The ferry dropped us off in another world. We head for the highway going south. The roads are bigger, the trucks are bigger, and the agriculture is bigger. We pass through countless fields of industrial agriculture complete with a Monsanto plant. My image of Mexican farmland with a woman hoeing a field and chickens running around is a little crushed.
As we drive I notice how ugly industrial agriculture is, with row after row of the same thing, stretching on for miles in all directions. The ground is completely flat and there are no weeds or other deviations. It hurts my eyes. There are no farmhouses, no farm animals, and no barns. It doesn’t feel right.
I feel sorry for the busloads of people brought in to do the labor-intensive parts. I am no stranger to the joys of working with dirt and plants, but this is more like factory work. They do the same thing over and over again in a sea of sameness. I wonder how much they earn and if they have any hope for a better future or if they feel trapped. I wonder where they live, because it certainly isn’t a farmhouse.
We see a small airfield with crop-dusters. I think about the people in the fields and their exposure to the nasty chemicals. And what about my peppers? They sure are beautiful, but what toxins are they carrying into my mouth and into my body? The chemicals are also destroying the soil life and poisoning the environment around it.
I realize that this model of agriculture is what allows us to have peppers in the grocery store at an affordable price in the winter in Alaska, but I have to wonder, is it worth it? Who is really benefiting from this?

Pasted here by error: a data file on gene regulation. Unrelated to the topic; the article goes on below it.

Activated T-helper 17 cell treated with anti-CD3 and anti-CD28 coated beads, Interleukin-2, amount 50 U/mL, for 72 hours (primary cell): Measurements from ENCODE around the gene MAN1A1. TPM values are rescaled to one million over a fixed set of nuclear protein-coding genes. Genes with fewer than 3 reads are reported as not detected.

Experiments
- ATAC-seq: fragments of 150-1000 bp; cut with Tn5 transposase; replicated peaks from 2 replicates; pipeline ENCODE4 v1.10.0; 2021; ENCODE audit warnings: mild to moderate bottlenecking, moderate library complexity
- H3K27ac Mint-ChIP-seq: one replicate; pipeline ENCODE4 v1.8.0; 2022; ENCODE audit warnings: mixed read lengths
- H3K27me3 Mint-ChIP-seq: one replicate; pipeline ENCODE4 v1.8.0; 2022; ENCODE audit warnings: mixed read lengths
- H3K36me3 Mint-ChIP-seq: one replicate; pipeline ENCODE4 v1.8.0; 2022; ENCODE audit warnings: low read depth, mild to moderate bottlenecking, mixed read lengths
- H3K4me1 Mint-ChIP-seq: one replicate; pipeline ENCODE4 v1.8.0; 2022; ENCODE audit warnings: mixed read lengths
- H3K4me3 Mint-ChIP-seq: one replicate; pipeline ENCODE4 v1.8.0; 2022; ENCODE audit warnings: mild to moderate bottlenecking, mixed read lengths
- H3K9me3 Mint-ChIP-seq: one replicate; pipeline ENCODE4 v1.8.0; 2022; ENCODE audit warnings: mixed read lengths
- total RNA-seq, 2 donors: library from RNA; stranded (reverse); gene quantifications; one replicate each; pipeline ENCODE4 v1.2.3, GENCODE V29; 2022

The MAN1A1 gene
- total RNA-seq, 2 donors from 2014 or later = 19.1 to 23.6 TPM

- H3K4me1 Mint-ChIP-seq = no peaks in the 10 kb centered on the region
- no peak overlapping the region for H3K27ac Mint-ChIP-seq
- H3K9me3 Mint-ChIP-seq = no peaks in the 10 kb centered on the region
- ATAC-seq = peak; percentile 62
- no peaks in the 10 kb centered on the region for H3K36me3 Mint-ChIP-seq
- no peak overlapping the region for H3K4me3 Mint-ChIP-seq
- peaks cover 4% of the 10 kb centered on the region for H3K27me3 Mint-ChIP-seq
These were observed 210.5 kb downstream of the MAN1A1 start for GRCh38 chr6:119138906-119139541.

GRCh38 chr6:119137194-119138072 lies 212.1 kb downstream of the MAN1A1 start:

At the same time, I am already missing the Baja. With its miles and miles of open desert, gorgeous vistas, and beautiful oceans. I wasn’t so sure I was going to like it at first. The northern part was absolutely ragged after a recent winter storm. There was so much trash everywhere, it was windy and cold, and the RV parks were run down and empty. It took me a little while to see beyond the trash and abandoned concrete structures.
But as we traveled south it got better and better. The towns became more interesting, the camping spots more comfortable, and the people more friendly. We saw a lot of wildlife including 3 types of whales, dolphins, seals, fish, coyotes, turtles, an opossum, a burro, a bobcat, and tons of different birds.
In the end we were sad to leave and we would have stayed longer if we could. Now we are putting in some long days to get to Sayulita to meet some friends. As we get further south, the agricultural fields give way to smaller farms, mango plantations, and natural area. Maybe this won’t be so bad after all. On to our next phase in our adventure!